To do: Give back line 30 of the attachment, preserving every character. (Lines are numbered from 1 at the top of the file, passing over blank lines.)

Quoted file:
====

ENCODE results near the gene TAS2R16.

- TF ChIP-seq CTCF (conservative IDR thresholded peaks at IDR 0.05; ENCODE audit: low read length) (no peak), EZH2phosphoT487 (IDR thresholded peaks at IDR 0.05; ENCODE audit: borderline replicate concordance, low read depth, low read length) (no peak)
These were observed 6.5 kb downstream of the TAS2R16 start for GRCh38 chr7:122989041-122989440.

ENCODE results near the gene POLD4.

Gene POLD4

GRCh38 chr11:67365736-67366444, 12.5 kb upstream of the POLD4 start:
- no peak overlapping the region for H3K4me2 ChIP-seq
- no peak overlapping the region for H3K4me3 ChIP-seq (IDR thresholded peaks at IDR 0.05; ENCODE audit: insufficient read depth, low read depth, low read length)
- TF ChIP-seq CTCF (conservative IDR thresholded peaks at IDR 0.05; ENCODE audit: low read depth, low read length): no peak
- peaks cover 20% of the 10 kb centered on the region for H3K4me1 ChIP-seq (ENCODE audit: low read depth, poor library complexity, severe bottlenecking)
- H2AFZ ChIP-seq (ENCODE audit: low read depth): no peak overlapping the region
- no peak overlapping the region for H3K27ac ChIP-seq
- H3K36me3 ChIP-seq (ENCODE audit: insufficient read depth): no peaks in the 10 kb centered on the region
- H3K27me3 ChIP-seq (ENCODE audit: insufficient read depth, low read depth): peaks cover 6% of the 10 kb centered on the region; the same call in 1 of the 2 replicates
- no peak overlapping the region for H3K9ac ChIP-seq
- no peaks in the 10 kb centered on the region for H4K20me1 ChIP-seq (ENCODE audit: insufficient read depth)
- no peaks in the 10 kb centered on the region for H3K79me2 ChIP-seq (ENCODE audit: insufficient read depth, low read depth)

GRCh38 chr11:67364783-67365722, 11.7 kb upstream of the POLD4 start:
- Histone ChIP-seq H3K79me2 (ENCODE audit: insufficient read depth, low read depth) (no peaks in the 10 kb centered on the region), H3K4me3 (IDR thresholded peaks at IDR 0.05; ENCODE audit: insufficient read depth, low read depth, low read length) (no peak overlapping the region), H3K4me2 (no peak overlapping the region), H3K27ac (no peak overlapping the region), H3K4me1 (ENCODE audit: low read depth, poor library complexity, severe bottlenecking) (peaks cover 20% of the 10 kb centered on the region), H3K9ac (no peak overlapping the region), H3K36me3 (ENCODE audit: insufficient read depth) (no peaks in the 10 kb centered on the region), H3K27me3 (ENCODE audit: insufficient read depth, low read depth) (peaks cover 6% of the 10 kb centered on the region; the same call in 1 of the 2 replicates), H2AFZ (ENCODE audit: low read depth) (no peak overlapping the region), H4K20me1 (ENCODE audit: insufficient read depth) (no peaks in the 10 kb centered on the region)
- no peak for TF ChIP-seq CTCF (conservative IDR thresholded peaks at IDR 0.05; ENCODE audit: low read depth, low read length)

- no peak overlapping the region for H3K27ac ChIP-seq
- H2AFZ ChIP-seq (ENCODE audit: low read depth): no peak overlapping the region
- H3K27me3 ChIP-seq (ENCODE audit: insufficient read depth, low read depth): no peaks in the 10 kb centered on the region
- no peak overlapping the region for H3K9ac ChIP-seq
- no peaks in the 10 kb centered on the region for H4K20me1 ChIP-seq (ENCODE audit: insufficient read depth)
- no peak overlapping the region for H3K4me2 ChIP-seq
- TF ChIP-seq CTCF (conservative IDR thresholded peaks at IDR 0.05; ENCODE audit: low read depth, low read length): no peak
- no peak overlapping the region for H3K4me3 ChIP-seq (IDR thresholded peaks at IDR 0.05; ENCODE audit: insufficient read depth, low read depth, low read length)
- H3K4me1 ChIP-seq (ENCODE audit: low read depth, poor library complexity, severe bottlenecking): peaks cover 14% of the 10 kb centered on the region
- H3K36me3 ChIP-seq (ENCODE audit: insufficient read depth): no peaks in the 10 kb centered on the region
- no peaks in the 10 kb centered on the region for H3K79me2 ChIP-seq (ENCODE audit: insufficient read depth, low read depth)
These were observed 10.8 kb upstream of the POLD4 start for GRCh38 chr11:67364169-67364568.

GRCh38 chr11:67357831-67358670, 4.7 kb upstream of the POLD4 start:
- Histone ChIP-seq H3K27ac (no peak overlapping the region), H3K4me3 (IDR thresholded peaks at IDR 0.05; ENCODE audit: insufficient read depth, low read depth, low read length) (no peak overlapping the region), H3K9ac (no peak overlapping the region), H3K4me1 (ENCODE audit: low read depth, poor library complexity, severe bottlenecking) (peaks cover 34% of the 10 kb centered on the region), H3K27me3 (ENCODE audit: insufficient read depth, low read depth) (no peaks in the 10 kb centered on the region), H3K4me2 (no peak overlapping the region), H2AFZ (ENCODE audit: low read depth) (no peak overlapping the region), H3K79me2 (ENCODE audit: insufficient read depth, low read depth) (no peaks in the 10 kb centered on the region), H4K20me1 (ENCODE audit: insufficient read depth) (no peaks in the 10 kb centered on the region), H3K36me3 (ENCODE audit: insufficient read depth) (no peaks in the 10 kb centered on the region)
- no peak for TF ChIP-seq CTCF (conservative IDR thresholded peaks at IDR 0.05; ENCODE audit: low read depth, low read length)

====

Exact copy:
- H3K36me3 ChIP-seq (ENCODE audit: insufficient read depth): no peaks in the 10 kb centered on the region